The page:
There are also books on idolatry that may be helpful. But I have some posts that may be helpful, too. You can search “money” and “finances” on my search bar. You may not be able to give the finances totally to your husband if he is not willing or able to do them. But some of the mindset shifts that are discussed in those posts are going to be necessary. It can’t all be about “your” money. First it is all primarily about God’s glory. And then it is about you working as a team. This involves a lot of dying to self.

                Let’s hash through any area that is confusing or where you feel you need to focus more.

                Much love!

              7. Oh! And a few more if you need them…

                Sacred Marriage – Gary Thomas
                Sacred Influence – Gary Thomas
                Grace Filled Marriage – Tim Kimmel

              8. Great! I’ll look into these books tonight! I would love to only check once a week. That’s what I would prefer. My problem is not giving in when I feel the urge. I would love to check on Friday’s and then just leave it alone but I struggle with getting curious or fearful and then I give in to it.

              9. Linsey,

                When you feel fearful – go to prayer. Sing praise songs to God at the top of your voice. Ask me or another believer to pray with you and talk with you. This fear is from Satan. It is not of the Lord. You are not in financial danger. The danger is imagined. You will have to take these thoughts captive for Christ. They don’t have to continue to have victory over you.

                My Youtube channel, April Cassidy, has a video “Taking Our Thoughts Captive for Christ.”

                Wherever your fear is strong, those places reveal the strongholds of the enemy in your mind, thoughts, heart, and life. Those are the areas you probably have not yet surrendered fully to Jesus and His Lordship.

                You are also welcome to search my blog home page for:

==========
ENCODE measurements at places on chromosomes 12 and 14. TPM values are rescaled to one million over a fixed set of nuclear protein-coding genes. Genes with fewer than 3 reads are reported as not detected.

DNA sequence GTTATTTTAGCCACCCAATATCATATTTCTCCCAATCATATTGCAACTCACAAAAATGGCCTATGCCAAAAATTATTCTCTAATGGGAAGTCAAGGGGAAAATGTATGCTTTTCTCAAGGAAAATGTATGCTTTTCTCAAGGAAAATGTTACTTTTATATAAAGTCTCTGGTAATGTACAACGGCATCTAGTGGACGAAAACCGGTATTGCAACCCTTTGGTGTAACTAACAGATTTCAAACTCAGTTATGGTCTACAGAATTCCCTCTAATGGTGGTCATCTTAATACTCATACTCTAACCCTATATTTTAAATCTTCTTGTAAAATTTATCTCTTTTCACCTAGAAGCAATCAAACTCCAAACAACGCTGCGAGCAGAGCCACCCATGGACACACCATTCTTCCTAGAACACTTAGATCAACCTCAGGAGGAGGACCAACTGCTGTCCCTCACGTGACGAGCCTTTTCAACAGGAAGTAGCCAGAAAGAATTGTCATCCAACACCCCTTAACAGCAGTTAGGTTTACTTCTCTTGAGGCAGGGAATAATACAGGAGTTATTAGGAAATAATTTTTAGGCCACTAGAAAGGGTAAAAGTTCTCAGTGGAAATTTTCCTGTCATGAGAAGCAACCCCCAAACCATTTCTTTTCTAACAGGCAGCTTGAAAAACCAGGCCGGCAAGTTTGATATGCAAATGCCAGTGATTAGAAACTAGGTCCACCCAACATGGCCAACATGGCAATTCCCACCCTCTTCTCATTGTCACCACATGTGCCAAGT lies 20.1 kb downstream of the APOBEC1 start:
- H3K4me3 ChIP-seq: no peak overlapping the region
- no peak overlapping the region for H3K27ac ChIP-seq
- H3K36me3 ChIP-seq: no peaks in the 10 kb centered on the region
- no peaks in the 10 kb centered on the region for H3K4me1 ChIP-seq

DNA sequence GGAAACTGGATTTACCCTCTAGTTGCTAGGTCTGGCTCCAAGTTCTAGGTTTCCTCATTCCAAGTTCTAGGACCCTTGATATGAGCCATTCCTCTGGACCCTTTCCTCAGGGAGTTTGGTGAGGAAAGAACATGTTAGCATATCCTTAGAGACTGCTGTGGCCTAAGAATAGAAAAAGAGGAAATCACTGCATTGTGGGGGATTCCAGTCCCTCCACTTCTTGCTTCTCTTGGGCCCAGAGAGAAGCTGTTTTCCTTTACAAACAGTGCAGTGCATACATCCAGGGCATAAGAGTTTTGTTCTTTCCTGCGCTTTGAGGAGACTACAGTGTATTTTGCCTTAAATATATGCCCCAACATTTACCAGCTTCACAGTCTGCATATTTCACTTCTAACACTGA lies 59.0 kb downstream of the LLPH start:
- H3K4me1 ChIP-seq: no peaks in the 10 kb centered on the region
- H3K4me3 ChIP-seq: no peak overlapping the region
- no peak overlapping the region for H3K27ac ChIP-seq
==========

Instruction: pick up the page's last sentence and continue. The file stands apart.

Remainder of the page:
– fear
                – insecurity
                – security
                – idol/idolatry

                Much love!

              10. Yes we are on autopay and the only reason I check is to check on what he’s doing. And now that he’s gone I’m always checking. Ugh. I think he wastes a lot on convenient store purchases, but I’m realizing I have to accept this if that’s how he wishes to spend his money. I might not think it’s using our money wisely but I’m a hypocrite because I might spend money on things he thinks is wasteful but he never says anything about it.

                The way we have our finances set up is the best in my opinion. The only roadblock is me and getting over how he spends and obsessing over it. It’s the reason that caused to rebel and go by that gun. He never would have done that if he didn’t feel controlled.

              11. Linsey,

                You have different priorities. He is not wrong to want to have some discretionary income. That is a normal adult need. To be able to have some amount of discretionary income. Especially since he is working and providing for the family. It isn’t like y’all are on the brink of poverty and not able to survive if he buys some things at the convenience store.

                In time, you will be able to get to the place where you acknowledge that all of the money in your account is really God’s it isn’t yours or your husband’s. You will be able to hold money loosely instead of in a death grip as your source of power, control, or security. You will look at yourselves as being stewards and teammates with the Lord and get rid of any pride or self-righteousness.

                If you have time, would you like to look at your motives and maybe we can dissect your thinking a bit? It will be important to clearly identify any wrong thinking or lies from the enemy that may be impacting your views on God, yourself, your husband, marriage, and money.

                You both feed into a loop where you fuel the other’s sin right now. The awesome news is – if you stop the destructive things on your end, you have the power to stop this whole messed up cycle.

                For me, it is always important that I see exactly what I am doing and why and that I can compare my thinking to the Word. Then I can consciously choose to reject my sinful thinking or any lies of Satan and choose to receive God’s truth and then rebuild my life on that alone.

                Much love!

              12. Linsey,
                Some other things to search on my blog are:

                – Control
                – But, I’m Right!
                – Idol Control
                – husband lead

              13. Thanks April. He just Skyped our daughter and he was not acting mad with me, so that’s good. Now I have to really have to not text him and let go of worrying about finances and use this time to better myself. I’ll be checking out your posts and those books. Thanks April!

              14. Linsey,

                That sounds like an awesome plan. If you start to feel anxious or need prayer – let us know! 🙂